Of course, these claims rest on the assumption that our body cannot regulate pH effectively on its own. In most cases, our renal and respiratory systems are proficient at maintaining healthy pH levels. If phosphate levels rise in the blood, bone resorption occurs. Osteoclasts break down bone and release calcium, which acts as a buffer to neutralize the phosphate. Alkaline diet followers maintain that this breakdown process depletes our bones of minerals and leads to osteoporosis. However, current medical research shows that this is not the case. In a meta-analysis of the alkaline diet, researchers concluded that the pH of urine was not related to an increase in bone damage or fractures4.
The alkaline diet also maintains that phosphate intake causes calcium excretion and subsequently osteoporosis. However, in all studies reviewed, phosphate intake was found to increase levels of bone calcium and increase acid excretion4. A meta-analysis of these studies concludes, “Dietary advice that dairy products, meats and grains are detrimental to bone health due to “acidic” phosphate content needs reassessment. There is no evidence that higher phosphate intakes are detrimental to bone health.”4 Neither dietary phosphate nor supplements reduced the amount of excreted calcium, as presumed by the alkaline diet4.
Dr. Axe claims that calcium in dairy products causes acidity and calcium loss, leading to osteoporosis1. Most practitioners in the medical and nutrition worlds know that dietary calcium has a protective effect against osteoporosis, and regular calcium intake is recommended for all individuals, especially children, adults and pregnant or nursing mothers5. The body regulates calcium absorption and excretion to prevent our bones from deteriorating. When calcium levels are low, the parathyroid hormone increases calcium excretion from bones, while also increasing calcium resorption and absorption to rebuild the bone structure. A healthy human body will regulate its own calcium levels, rather than steal from our bones as Dr. Axe suggests.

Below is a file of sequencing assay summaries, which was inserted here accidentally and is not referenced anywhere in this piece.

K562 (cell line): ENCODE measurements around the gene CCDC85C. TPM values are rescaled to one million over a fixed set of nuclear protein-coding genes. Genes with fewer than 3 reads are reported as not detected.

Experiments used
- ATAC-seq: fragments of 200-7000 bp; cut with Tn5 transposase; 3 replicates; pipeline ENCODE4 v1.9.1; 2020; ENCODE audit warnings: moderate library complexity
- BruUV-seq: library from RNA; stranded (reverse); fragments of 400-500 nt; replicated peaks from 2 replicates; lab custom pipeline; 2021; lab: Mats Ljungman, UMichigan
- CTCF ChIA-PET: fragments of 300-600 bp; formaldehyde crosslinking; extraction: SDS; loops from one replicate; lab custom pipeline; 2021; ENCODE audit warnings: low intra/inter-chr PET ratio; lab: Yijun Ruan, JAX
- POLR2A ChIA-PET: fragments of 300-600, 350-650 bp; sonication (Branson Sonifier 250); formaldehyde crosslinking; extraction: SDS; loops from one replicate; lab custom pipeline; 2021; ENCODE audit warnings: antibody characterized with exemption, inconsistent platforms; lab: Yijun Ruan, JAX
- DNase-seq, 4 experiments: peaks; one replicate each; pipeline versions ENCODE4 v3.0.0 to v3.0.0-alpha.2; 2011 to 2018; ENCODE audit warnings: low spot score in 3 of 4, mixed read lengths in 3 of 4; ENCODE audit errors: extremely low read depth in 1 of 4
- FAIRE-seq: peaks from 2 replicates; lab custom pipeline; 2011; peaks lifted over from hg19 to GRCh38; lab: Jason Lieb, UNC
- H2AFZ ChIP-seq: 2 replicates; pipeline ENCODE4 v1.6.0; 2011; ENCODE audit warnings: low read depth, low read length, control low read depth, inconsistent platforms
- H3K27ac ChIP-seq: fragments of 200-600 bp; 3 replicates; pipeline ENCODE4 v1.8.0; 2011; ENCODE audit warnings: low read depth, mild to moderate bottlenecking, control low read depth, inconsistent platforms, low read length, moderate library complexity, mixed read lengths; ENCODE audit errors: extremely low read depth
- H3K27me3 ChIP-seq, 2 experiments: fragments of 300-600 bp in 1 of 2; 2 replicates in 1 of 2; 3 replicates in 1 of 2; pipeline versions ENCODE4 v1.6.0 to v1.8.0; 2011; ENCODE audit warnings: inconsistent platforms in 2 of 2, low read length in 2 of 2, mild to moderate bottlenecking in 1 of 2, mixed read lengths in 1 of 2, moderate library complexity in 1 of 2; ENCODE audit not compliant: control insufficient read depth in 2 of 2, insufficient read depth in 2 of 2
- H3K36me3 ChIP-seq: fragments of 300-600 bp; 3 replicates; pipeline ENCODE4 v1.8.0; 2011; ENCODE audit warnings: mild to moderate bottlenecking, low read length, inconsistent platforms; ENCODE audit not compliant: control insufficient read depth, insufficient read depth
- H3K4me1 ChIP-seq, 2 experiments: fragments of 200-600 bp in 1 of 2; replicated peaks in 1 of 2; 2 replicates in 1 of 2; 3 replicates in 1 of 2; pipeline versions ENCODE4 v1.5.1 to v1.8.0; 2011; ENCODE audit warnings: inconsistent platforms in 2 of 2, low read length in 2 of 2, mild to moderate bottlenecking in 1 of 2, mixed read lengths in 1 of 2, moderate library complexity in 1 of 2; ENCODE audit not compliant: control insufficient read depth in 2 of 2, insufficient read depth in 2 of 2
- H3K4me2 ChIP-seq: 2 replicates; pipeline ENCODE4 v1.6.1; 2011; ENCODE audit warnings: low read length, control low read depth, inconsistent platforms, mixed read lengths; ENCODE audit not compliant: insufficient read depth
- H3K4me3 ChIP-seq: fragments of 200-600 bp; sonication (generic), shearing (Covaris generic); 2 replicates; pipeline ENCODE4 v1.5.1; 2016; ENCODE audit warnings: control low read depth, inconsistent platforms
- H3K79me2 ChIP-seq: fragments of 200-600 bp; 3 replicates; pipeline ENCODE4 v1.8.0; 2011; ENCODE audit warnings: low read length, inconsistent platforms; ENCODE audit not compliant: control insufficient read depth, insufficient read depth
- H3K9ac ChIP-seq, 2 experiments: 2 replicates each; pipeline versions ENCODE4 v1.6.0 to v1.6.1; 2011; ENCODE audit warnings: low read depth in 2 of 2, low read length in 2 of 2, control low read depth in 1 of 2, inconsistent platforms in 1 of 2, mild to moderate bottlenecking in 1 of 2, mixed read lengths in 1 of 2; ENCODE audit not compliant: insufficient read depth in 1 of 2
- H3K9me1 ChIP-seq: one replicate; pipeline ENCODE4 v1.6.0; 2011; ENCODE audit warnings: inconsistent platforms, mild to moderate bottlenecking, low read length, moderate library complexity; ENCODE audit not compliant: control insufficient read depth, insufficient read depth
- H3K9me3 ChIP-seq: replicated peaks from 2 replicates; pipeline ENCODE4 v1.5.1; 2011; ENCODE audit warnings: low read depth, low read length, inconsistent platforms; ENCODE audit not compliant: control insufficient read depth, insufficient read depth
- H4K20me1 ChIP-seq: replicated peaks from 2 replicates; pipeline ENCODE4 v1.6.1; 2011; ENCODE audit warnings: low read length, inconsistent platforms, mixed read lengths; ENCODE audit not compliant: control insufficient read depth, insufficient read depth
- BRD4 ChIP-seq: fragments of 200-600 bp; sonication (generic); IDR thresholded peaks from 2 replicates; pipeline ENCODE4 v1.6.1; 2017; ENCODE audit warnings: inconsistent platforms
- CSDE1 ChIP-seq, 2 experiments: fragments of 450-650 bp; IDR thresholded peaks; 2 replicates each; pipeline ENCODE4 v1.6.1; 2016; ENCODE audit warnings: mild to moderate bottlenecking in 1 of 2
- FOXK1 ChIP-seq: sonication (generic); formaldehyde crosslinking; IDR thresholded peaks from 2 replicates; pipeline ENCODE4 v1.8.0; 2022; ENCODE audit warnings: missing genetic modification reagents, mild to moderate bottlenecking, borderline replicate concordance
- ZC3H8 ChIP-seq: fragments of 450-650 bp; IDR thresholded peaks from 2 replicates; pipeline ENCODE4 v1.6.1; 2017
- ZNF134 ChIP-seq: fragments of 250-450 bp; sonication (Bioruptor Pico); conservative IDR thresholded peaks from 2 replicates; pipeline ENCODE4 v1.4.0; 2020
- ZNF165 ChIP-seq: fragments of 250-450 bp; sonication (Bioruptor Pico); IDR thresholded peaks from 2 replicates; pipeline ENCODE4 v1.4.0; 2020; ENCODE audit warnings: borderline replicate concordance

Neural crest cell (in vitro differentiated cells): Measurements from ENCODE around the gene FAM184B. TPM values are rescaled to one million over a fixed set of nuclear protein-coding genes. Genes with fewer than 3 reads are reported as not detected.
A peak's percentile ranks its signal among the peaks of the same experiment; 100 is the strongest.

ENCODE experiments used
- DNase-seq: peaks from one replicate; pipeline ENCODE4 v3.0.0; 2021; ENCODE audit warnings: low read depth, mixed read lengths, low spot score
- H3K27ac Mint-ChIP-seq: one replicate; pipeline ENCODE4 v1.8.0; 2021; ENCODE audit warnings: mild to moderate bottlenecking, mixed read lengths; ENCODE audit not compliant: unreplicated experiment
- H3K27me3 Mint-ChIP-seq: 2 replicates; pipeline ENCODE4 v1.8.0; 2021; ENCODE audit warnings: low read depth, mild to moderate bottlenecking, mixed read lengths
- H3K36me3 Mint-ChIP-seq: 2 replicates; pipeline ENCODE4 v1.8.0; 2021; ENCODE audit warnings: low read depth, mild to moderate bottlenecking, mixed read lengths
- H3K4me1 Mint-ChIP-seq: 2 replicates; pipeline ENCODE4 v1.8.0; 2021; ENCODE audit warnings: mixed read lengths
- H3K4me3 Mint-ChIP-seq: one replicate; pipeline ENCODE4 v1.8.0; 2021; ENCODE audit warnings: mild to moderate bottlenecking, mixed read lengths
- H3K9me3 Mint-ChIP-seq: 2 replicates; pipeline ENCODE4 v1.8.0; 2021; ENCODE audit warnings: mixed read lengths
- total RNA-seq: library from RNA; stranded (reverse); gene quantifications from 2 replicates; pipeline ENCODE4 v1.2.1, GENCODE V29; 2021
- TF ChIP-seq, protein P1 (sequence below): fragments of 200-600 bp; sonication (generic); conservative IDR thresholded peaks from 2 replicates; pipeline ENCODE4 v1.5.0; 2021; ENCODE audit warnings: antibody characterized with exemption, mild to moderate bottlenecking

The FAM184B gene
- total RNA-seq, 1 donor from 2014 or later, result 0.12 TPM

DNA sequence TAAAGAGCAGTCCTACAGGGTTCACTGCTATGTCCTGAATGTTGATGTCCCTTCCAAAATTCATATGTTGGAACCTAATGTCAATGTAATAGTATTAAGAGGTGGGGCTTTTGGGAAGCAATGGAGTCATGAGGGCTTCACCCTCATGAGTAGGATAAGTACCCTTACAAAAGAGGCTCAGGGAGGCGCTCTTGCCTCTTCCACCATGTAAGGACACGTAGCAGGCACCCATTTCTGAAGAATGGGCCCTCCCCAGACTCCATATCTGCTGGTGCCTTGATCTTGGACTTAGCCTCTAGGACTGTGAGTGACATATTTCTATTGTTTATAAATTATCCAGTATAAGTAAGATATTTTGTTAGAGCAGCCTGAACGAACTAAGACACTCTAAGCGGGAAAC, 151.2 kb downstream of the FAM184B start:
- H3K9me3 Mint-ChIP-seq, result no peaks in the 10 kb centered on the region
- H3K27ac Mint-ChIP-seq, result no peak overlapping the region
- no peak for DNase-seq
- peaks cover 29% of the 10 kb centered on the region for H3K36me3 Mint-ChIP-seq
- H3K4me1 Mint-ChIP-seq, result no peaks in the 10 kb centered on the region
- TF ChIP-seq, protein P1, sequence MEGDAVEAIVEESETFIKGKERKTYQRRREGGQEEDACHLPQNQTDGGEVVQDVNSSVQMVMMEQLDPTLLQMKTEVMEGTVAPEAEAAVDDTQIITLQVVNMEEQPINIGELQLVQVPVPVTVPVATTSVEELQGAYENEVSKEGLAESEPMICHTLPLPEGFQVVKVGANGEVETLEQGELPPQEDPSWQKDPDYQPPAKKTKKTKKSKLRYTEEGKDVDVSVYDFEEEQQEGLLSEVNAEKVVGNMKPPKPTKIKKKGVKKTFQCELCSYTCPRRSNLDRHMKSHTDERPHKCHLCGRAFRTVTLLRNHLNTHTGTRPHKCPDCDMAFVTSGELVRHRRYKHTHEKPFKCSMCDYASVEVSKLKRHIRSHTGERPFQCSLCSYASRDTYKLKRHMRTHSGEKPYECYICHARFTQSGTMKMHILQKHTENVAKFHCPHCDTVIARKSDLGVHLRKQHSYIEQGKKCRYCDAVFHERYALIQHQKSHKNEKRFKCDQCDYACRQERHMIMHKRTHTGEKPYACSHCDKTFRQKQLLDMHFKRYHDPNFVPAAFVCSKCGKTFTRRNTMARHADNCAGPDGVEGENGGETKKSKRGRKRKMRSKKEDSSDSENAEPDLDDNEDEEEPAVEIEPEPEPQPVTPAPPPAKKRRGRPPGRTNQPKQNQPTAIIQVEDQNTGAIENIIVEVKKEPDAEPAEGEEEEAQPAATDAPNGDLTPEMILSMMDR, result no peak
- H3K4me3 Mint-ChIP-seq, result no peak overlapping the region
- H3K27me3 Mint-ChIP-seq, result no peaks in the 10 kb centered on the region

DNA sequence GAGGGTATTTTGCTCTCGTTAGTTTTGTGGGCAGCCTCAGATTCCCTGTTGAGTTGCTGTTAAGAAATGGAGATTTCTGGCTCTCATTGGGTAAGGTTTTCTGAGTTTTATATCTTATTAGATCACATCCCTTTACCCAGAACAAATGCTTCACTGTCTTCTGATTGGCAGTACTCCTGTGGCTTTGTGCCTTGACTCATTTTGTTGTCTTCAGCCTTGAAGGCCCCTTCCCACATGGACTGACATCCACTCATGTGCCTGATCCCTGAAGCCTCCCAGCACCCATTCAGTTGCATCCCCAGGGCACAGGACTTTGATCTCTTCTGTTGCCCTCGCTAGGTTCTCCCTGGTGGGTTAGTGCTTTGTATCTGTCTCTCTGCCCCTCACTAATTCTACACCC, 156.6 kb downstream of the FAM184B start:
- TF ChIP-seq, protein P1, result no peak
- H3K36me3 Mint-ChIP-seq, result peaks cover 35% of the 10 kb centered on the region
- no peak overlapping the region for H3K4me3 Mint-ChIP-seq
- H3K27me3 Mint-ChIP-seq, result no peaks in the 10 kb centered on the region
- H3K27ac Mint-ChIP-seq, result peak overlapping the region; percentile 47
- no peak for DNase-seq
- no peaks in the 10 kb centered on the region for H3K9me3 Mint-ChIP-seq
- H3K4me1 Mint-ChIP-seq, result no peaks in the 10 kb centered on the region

Some studies indicate that an acidic diet can increase urinary calcium excretion, however, researchers note that urinary excretion is not an effective measure of the body’s calcium status4. Urinary calcium does not provide a good picture of calcium balance because this mineral is absorbed, secreted and lost in various ways throughout the body4. Many studies that support the alkaline diet consider urinary calcium excretion as the only measurable aspect of acid balance, while studies that consider whole body calcium balance do not support the diet’s hypotheses4. The biochemistry behind the alkaline diet is based on limited studies that consider urinary calcium excretion as proof that an acidic diet causes osteoporosis. A meta-analysis of calcium balance studies found no connection between acidic food intake and calcium loss or osteoporosis, further squelching this diet’s credibility4.
Practicality of the Alkaline Diet
The alkaline diet may have minor benefits during anaerobic exercise. A study of 10 participants found that a low-acid diet increased anaerobic exercise performance, as compared to a high-acid diet3. Participants who consumed 6-8 cups of vegetables, four cups of fruit, and low-acid seeds and plant fats for four days performed 21% better on an anaerobic exercise test (running on a treadmill) than those who consumed large quantities of meat, dairy and grains for four days prior3. Participants who followed the low acid diet consumed 60 grams of protein per day, while the high-acid participants consumed 110 grams per day3. Current recommendations for endurance athletes are 1.2-1.7 grams of protein per kilogram of body weight per day (70-100 grams per day for someone of my size, for example). The low-acid diet in this study would not provide enough protein to maintain athletic performance and muscle structure. It would not provide enough calcium, either; the Academy of Nutrition and Dietetics recommends 1000mg of calcium per day for adults5. The low-acid diet in this trial provided just 556mg per day.
A sample from the Alkaline for Life® 30-day meal plan provides just 1280 calories, 67 grams of protein and 610mg calcium. Alkaline for Life® meal plans focus on balancing acidic and alkaline foods at each meal, so dairy, meat and eggs are allowed in small amounts. Even with this modified alkaline diet, the meal plans do not provide enough nutrients to maintain weight in any healthy adult, much less an athlete. It would be difficult to maintain micro and macronutrient requirements while adhering to an alkaline diet, and almost impossible if adhering to a strict alkaline diet and avoiding all animal-based proteins.
A strict alkaline diet is vegan by nature. Research indicates that vegan diets can cause nutrient deficiencies6. Recently, the German Nutrition Society published a position paper stating that a vegan diet is not suitable for children, adolescents, or pregnant or nursing women7. Researchers cited vitamin B12 as the most notable deficiency but Omega-3, vitamin D, riboflavin, protein and mineral deficiencies are also commonly seen with vegan diets7. The alkaline diet recommends avoidance of meats, grains and dairy products, all of which contain bone-protecting protein, calcium and vitamin D. Strict alkaline diet followers are certainly at risk for developing nutrient deficiencies.
Clinical Significance and Implications for Practice